Now a year later and two months shy of our wedding day I have learned how to be deeply in love with someone who inherently wants a different lifestyle than I want.  I want to not live in America, to live among different cultures, to forever escape winters in a tropical paradise raising my kids bilingual, barefoot and away from a materialistic pretentious society.  Monk wants to live in our hometown near our family.

So we compromised.   I am writing this in my hometown after living abroad my entire single adult life (six years since Uni.)  We have a deal to spend half a year in our hometown at the end of summer and fall, and to spend the other half on our tropical island. 

We bought a plot of land on a tropical island.  We are marrying twice in one year, both times out of the country.  We remodeled the house in our hometown.  We are each learning how to sacrifice to lay the foundations of a long, healthy and adventurous marriage.  Or at least I hope.

My Animals
My Animals

The dog is still performing heriocally on three legs with cancer.  It’s been more than a month now and all pain medication has ceased. He is glowing, youthful and full of energy.   I am aware that there is little to no chance that the cancer hasn’t metasized into other parts of the body, but I’m hoping it’s camping out in a far off node in his body and plans to stay still.  This does, however, have me on high alert to any signs of it spreading.   I think any of his reactions are signs of the cancer.   His head has been cocked to the side a lot recently, and of course I thought the cancer got there too.  Rather, he just had a tick in his ear.  I need to take a relaxative.

Animals calm you. They give you something to do when you’re bored. They take on the reaction that you want them to. If you’re happy, then so are they. If you’re pensive then they oddly look like that too. My best friends, my partner, my family, we are all animal people. Animal lovers attract other animal lovers.

I went to Uni in the states, but right after moved abroad to Guam for a year, and then Japan for five years.   Along the way I’ve met brilliant expat friends that made me realize how affordable and valuable education outside of the US can be.  For the first time since University, six years later, I’m back in The States and am coming to the reflections and conclusions about life here.

I miss the pace of life that I made for myself abroad. The friendliness of really going out of your way to meet new people and getting a warm reception because they are also out of their comfort zone.  I miss finding something new to discover every weekend. I miss passionate discussions about similar cultural experiences–people don’t seem to have much time for those here.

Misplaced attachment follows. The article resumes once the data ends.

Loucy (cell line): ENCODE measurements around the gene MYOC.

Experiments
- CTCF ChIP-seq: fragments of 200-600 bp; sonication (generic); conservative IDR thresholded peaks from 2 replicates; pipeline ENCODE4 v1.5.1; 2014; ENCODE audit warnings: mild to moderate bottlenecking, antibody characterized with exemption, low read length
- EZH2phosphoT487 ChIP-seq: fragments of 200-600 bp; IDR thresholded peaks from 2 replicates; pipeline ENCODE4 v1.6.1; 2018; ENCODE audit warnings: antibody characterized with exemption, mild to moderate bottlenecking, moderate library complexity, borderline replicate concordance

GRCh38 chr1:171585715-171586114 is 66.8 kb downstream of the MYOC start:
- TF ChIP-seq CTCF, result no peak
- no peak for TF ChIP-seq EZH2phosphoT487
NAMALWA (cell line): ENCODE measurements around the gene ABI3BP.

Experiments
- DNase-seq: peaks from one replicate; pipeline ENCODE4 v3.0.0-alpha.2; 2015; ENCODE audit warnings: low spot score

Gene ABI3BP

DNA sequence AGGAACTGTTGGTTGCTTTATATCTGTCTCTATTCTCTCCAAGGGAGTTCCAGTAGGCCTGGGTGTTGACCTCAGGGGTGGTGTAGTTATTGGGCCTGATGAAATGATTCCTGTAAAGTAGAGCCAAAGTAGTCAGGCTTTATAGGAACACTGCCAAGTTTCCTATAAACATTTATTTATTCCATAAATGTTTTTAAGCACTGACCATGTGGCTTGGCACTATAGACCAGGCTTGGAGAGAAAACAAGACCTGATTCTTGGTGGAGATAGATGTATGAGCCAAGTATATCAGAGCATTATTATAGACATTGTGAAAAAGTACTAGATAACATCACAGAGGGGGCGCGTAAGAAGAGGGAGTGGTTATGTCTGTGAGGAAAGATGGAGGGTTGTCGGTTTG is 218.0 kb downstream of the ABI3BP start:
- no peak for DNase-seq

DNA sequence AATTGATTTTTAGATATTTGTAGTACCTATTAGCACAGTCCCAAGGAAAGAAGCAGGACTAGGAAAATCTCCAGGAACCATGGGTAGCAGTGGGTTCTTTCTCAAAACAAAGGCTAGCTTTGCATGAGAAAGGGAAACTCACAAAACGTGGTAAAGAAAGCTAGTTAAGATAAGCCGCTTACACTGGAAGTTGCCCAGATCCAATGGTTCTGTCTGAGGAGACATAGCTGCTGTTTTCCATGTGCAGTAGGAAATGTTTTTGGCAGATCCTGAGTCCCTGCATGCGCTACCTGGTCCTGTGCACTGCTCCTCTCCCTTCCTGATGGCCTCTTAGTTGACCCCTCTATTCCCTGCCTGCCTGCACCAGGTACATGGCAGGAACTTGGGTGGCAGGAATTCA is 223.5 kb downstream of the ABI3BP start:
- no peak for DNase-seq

I miss being around people who know what it’s like to choose to create a different life for themselves. I often I meet someone here who, upon hearing that I just got back from living abroad for six years, will launch into a dreamy fog about how they wished that they had done something like that.  Those can be interesting conversations, but it gets old.  I  prefer the ones about the adventures of actually DOING it!

I just don’t know what to do with myself back in America.  My spirit says “go go find your next adventure,” but I am trying to be open-minded and make a success out of life here.  Problem is I fell deeply in love with a hometown boy, who quit his job in NYC to move out with me in Japan, and then brought us back on a more permanent basis to the states to the hometown we grew up in…  We are newlyweds madly in love but finding it hard to compromise on what kind of environment we want to live our lives in.  He loves being near his parents and loves our hometown.  I love the adventure, cultural experiences and different perspectives you get living around world.  So just a shout out that I admire those couples out there who seem to be on the same page about how they want their lives to turn out.  Especially those living in a global mindset.

Relief on My Part

Deep breath in, hold it, and let it out.  This was my {big} sigh of relief that I made the correct decision.

The vet said Duncan had a maximum of six more months to live.  Well, one week lasted after he was diagnosed with osteosarcoma and I couldn’t stand seeing him stoically bear his pain in his eyes and not even be able to put down the tumorous leg.  So I made the decision for amputation.  The surgery was five days ago and he is getting around beautifully.

He is already running, he’s pain-free and can use the bathroom with no problem.  He can’t do steps yet, but he is doing great for a 100+ lb dog with out his fourth leg.

 I’m so happy with my decision.  I couldn’t bear seeing that leg anymore.  Most importantly, now when  I look into his eyes I see a smiling, panting, interested dog, not one that is trying to bear the most painful thing in the world on his own shoulders.  He looks youthful and has a glowing presence on three-legs.

The vet told me this wouldn’t resolve the cancer, but it would be a 100 percent pain fix.  I still can’t help but pray for the miracle that the cancer didn’t enter his bloodstream yet.  I needed to get the leg off to at least give the it a chance. 

Go ahead God, he’s all yours.  Do your thing… fix my dog.